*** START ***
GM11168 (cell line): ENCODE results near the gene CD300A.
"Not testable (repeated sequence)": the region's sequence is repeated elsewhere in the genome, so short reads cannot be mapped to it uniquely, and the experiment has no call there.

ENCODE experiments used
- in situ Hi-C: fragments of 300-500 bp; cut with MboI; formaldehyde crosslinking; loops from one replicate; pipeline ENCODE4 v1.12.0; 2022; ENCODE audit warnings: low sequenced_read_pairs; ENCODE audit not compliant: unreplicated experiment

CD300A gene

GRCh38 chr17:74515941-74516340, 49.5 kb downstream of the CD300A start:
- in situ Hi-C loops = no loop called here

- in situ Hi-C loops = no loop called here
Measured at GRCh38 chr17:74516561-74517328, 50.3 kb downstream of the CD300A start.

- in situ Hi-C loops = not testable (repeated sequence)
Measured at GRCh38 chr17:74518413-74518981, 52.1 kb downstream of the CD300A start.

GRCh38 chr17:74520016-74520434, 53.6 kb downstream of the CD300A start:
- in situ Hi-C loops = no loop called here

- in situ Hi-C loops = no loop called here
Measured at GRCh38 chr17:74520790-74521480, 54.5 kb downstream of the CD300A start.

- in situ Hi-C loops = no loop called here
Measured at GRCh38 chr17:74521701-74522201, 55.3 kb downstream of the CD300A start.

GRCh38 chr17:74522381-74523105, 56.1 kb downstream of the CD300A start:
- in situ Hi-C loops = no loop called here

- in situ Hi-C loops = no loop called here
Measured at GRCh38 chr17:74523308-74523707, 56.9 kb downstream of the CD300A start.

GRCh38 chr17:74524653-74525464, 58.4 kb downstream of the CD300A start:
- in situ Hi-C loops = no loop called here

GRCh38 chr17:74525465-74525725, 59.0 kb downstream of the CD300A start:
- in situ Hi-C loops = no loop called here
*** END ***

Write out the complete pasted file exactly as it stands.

GM11168 (cell line): ENCODE results near the gene CD300A.
"Not testable (repeated sequence)": the region's sequence is repeated elsewhere in the genome, so short reads cannot be mapped to it uniquely, and the experiment has no call there.

ENCODE experiments used
- in situ Hi-C: fragments of 300-500 bp; cut with MboI; formaldehyde crosslinking; loops from one replicate; pipeline ENCODE4 v1.12.0; 2022; ENCODE audit warnings: low sequenced_read_pairs; ENCODE audit not compliant: unreplicated experiment

CD300A gene

GRCh38 chr17:74515941-74516340, 49.5 kb downstream of the CD300A start:
- in situ Hi-C loops = no loop called here

- in situ Hi-C loops = no loop called here
Measured at GRCh38 chr17:74516561-74517328, 50.3 kb downstream of the CD300A start.

- in situ Hi-C loops = not testable (repeated sequence)
Measured at GRCh38 chr17:74518413-74518981, 52.1 kb downstream of the CD300A start.

GRCh38 chr17:74520016-74520434, 53.6 kb downstream of the CD300A start:
- in situ Hi-C loops = no loop called here

- in situ Hi-C loops = no loop called here
Measured at GRCh38 chr17:74520790-74521480, 54.5 kb downstream of the CD300A start.

- in situ Hi-C loops = no loop called here
Measured at GRCh38 chr17:74521701-74522201, 55.3 kb downstream of the CD300A start.

GRCh38 chr17:74522381-74523105, 56.1 kb downstream of the CD300A start:
- in situ Hi-C loops = no loop called here

- in situ Hi-C loops = no loop called here
Measured at GRCh38 chr17:74523308-74523707, 56.9 kb downstream of the CD300A start.

GRCh38 chr17:74524653-74525464, 58.4 kb downstream of the CD300A start:
- in situ Hi-C loops = no loop called here

GRCh38 chr17:74525465-74525725, 59.0 kb downstream of the CD300A start:
- in situ Hi-C loops = no loop called here